It’s like 157 hours, only with less gore. Aged chocolate chip cookies. This is a very strange concept to me, and yet it’s been ambling round the food circuit/blogosphere for a few years now: aged cookie dough makes for much better cookies. The science behind this is, well, erm I’m not entirely sure. Perhaps that the vanilla extract has time to really infuse the dough. Or that the liquids have long enough to form real cohesive bonds with the gluten, or gluten substitute, making for a better texture. Or something else. I’m not really sure. What I do know is patience is a virtue. This is always true in baking – opening the oven door to check if your cake is done even when you know it isn’t is always going to be a bad idea. But here, the patience required is almost superhuman. Make chocolate chip cookie dough, littered with huge chunks of dark chocolate, and tiny crystals of sugar and salt and leave to sit in the fridge for 36 hours before baking. In that time, resist the urge to eat said cookie dough, which is one of a few items that tastes almost better in its raw form, wrong though you know it is.
If you do manage to successfully do this though you’ll be rewarded with fat, hefty cookies that are slightly crunchy on the outside from the sugar (sugar alert, I didn’t really cut back in this recipe as it would affect the texture too much, so they’re pretty sugar heavy) to a soft, chewy interior that in the very centre gives way to an almost cakelike crumb. These will lift you from the deepest of mid-afternoon slumps.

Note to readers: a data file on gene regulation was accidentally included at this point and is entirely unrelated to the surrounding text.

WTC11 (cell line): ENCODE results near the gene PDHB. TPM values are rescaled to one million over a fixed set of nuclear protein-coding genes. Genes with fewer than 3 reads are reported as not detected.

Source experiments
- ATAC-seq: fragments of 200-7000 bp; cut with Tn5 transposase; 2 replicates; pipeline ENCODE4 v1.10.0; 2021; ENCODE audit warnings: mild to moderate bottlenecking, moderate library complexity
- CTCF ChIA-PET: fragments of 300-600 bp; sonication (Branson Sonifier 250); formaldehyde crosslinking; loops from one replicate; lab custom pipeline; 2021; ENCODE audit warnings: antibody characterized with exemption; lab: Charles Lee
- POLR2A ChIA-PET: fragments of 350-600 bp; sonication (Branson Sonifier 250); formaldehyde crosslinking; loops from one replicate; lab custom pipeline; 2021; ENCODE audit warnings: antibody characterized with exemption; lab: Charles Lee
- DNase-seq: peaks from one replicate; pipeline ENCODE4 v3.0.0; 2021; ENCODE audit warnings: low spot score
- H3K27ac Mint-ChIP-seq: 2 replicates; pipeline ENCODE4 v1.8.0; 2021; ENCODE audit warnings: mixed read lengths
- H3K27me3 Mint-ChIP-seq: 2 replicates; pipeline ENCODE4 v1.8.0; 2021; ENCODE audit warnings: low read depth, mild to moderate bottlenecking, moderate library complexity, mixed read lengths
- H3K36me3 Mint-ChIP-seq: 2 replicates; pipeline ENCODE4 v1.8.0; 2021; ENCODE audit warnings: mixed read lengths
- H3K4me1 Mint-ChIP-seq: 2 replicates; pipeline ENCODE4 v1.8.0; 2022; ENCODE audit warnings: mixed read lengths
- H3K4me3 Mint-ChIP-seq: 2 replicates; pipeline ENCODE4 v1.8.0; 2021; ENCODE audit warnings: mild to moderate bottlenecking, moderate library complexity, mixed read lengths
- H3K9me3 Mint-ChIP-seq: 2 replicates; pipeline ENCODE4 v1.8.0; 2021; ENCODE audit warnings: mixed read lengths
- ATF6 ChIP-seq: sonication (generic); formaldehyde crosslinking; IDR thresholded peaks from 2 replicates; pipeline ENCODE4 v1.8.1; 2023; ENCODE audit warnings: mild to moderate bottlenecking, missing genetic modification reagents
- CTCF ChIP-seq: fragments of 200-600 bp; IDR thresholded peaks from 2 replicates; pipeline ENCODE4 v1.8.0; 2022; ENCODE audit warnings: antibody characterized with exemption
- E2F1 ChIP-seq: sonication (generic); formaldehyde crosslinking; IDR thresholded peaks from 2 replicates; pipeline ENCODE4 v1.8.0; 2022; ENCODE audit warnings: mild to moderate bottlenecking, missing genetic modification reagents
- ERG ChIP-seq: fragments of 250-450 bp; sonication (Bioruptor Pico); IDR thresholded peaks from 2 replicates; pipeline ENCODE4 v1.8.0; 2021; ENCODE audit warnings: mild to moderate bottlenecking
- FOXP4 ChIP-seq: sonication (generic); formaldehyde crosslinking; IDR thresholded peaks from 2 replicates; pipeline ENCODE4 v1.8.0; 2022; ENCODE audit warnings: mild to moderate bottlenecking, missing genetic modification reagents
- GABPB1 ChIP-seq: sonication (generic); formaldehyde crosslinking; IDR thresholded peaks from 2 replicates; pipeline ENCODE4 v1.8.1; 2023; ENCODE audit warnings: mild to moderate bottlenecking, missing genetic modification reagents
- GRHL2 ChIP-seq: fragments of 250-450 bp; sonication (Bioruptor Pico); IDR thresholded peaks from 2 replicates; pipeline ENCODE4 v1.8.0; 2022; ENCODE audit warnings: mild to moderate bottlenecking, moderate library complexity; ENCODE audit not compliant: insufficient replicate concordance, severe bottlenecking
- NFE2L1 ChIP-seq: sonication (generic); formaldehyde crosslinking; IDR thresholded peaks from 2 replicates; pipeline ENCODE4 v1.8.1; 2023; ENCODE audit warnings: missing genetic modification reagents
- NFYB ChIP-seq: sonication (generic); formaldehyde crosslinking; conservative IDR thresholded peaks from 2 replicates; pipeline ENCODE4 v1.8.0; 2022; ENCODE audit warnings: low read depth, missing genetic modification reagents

36-hour chocolate chip cookies
From New York Times
The chocolate in these cookies is key. I used three types of chocolate, maybe in part because I had underestimated how many chocolate chips I had and thus had to improvise slightly. I used 100g milk chocolate chips, 200g dark chocolate chips, and a 200g block of cooking chocolate, which I chopped into small chunks. The benefit of doing this is you end up with lots of little flakes of chocolate too, which melt in the batter and provide little flecks of chocolate, along with the big hearty solid chunks.
275g light brown sugar
220g white sugar
2 teaspoons vanilla extract
575g gluten-free flour blend
2 teaspoons xanthan gum
1 1/4 teaspoons baking powder
1 1/2 teaspoons bicarbonate of soda
1 teaspoon fine salt
500g chocolate chips or chocolate chunks
1. In a large bowl cream the butter and the brown and white sugars together for a few minutes until light and pale. One at a time beat in the eggs, then stir in the vanilla.
2. In a medium bowl stir the gluten-free flour, xanthan gum, baking powder, bicarbonate of soda and salt together. Slowly stir these into the butter and sugar mixture until just combined. Add the chocolate chunks, stir for 30 seconds or until these are fairly evenly distributed throughout the mixture, then take the huge ball of dough, wrap it in clingfilm and transfer to the fridge to age for 24-36 hours. Try not to eat it in this time.
3. Up top 36 hours later (or even longer, though I think much more scientific tests than mine showed no discernible improvement in taste and texture after 36 hours), preheat the oven to 180 C. Line a couple of baking sheets with parchment paper and scoop balls of the dough onto the baking sheets. The dough balls should be roughly the size of squash balls, and they should be flattened slightly before laying out an inch apart on the baking sheets. Bake in the oven for 15-18 minutes, or until lightly golden, and leave to cool on the sheet for 5 minutes, before transferring to cooling racks.
Makes 36 medium-large cookies (2-3-inches wide) that last well in an airtight container at room temperature, for about a week.